Since those exciting early days there has been a tremendous increase in the size and complexity of copper cables, and new and more efficient means of laying, recovering and repairing cables at sea have been developed. Today every continent is linked by a number of lines, some of very intricate construction. On land, in the industrial countries of the world there is everywhere a vast network of both underground and overhead lines, for communications and for the distribution of power; some of these require a number of different materials and a very high degree of protection, usually by serving and sheathing. There are also countless miles of insulated copper wire in use for the distribution of electricity to houses, flats and commercial and industrial buildings.
Copper conductor cables range from the simple insulated pair of wires, which operates a door-bell, up to multi-core cables which may comprise hundreds of separate copper wires. One of the largest standard power cable cores contains 169 copper wires, each 0.107 in. in diameter.
The manufacture of a modern power cable, whether high or low voltage, is extremely complex and involves numerous operations - stranding, insulating, sheathing, armouring. In general, the required number of copper wires is first stranded and then insulated with a covering of paper, rubber, varnished cambric, cotton or plastics. The cores are then twisted together with a suitable lay, the interstices being packed with a filler so as to give the whole an approximately circular cross-section. Sometimes the cable is next given a stout outer sheath of lead or aluminium; and in circumstances where there is a possibility of mechanical damage, the cable may also be armoured with steel armour wires. Certain long cables are also oil- or gas-filled for use at high voltages.*
Modern telephone cables are even more complex and may comprise no fewer than 18 'units', each unit having 101 pairs of copper wires, or 1818 pairs of wires in all.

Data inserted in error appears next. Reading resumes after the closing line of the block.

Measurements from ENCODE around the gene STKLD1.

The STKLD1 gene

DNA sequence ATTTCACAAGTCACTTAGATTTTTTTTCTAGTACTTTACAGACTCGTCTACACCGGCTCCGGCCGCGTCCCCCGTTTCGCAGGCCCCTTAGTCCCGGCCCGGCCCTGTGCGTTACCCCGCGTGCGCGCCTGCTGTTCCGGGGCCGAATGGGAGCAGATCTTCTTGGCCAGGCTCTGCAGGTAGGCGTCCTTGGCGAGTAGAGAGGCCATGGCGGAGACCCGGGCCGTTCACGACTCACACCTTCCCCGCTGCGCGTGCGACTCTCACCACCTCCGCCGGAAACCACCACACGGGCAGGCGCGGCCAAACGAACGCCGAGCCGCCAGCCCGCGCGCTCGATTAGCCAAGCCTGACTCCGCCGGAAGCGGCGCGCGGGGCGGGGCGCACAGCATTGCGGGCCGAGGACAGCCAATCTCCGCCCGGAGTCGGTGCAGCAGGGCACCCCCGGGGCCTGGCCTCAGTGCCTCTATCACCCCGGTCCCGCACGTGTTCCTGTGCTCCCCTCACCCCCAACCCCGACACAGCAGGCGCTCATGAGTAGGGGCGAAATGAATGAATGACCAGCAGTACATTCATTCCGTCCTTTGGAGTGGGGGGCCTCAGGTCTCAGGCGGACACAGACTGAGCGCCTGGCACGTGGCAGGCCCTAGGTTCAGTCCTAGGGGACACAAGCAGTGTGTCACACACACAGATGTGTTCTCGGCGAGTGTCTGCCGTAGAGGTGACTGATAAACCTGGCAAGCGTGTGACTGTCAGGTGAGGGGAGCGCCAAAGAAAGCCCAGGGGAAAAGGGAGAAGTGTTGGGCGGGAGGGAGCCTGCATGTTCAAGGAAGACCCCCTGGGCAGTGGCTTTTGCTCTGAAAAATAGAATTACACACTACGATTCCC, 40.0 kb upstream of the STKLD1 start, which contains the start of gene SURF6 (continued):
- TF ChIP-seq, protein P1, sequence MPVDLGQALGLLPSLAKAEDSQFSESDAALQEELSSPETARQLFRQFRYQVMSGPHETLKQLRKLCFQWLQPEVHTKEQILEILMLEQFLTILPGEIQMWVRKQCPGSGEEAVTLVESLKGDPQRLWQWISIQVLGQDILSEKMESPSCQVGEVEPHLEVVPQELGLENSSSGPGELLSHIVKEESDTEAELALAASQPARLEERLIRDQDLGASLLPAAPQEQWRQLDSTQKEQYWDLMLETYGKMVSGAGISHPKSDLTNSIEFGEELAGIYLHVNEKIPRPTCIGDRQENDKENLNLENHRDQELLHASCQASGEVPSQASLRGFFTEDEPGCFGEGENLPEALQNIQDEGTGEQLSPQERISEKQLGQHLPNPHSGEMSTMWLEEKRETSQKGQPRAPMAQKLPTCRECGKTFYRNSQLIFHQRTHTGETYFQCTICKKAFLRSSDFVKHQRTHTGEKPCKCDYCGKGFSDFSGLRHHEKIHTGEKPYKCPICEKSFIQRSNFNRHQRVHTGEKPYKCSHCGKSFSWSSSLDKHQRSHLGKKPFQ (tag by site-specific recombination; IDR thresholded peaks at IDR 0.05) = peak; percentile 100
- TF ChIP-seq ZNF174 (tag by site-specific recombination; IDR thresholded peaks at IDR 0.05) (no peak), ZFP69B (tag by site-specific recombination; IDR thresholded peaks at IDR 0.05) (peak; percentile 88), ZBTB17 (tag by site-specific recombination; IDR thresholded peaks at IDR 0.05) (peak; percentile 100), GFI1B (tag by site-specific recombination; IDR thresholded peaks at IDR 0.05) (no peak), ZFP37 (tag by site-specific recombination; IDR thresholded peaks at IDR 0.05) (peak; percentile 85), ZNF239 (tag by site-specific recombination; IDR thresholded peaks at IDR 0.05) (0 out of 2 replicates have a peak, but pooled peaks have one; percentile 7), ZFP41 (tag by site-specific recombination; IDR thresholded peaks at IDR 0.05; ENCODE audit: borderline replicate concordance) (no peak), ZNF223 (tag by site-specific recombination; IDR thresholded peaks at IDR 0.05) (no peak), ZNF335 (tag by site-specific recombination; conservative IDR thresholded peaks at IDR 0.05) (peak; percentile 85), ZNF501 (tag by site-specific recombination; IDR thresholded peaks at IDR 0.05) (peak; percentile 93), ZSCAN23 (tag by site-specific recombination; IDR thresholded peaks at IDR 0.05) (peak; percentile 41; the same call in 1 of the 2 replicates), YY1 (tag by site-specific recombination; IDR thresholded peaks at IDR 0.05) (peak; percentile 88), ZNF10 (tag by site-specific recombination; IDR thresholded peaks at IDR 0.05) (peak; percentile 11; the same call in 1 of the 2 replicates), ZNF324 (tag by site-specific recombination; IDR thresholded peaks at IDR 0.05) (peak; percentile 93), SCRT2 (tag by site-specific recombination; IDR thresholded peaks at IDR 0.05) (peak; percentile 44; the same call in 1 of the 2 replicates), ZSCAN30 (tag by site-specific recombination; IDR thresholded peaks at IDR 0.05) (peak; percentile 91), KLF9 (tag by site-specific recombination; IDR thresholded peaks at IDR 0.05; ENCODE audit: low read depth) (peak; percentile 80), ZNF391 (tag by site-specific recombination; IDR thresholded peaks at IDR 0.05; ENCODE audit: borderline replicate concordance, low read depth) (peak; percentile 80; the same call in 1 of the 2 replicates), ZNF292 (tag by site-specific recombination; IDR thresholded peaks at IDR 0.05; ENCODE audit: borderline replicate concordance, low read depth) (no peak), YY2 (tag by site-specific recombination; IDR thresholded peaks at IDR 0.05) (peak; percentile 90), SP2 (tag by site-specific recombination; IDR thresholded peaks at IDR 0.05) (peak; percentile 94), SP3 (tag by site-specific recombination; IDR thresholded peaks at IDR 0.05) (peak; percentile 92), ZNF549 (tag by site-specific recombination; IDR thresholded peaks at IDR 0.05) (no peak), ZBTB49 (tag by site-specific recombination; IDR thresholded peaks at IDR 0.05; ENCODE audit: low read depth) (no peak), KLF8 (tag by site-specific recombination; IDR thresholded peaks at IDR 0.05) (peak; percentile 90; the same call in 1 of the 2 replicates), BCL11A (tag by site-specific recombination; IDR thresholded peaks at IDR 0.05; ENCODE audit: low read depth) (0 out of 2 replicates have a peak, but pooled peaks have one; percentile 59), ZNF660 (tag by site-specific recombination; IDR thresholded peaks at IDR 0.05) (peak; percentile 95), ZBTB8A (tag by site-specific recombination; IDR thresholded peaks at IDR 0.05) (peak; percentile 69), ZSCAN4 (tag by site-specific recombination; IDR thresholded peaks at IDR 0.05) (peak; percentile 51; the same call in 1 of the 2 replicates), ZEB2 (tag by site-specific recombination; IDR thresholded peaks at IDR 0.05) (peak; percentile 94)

One way of satisfying the increasing demand for electricity has been by increasing the voltage. In 1890 the first high-voltage underground mains in this country were installed by Ferranti between Deptford and London. Four mains, each about seven miles long, were laid and put into service at 10,000 volts. The conductors in each main consisted of two concentric copper tubes insulated with resin-impregnated paper, the diameter of the inner tube being about o.8 in. and that of the outer one 1.9 in. This project involved nearly 140 tons of copper alone.
A year later, in 1891, the first demonstration of long-distance three-phase high-voltage transmission by means of an overhead line was made in Germany, at the Frankfurt Electrical Exhibition. This installation, which was the forerunner of our present-day high-voltage transmission systems, employed three copper wires supported on porcelain insulators and wooden poles. The line, which was 110 miles long, was used to transmit power from generators at Lauffen on the Neckar to Frankfurt, where it was harnessed to light the Exhibition and to work the exhibits.
The transmission of electricity supply led to the need for central power stations, a fact which was realized very early by both Edison and Lane Fox. In 1881 Edison established in Pearl Street, New York, the first public electric supply station. A year later another was opened in England, in the basement of a house in Holborn Viaduct, London. Edison, whose inventiveness was proverbial, designed electric meters, electric mains, lamp fittings and generators complete for the purpose. By 1882 numerous electric lighting supply companies had been formed; but in Britain a misguided Act of Parliament hindered their progress until 1888, when the Act was amended.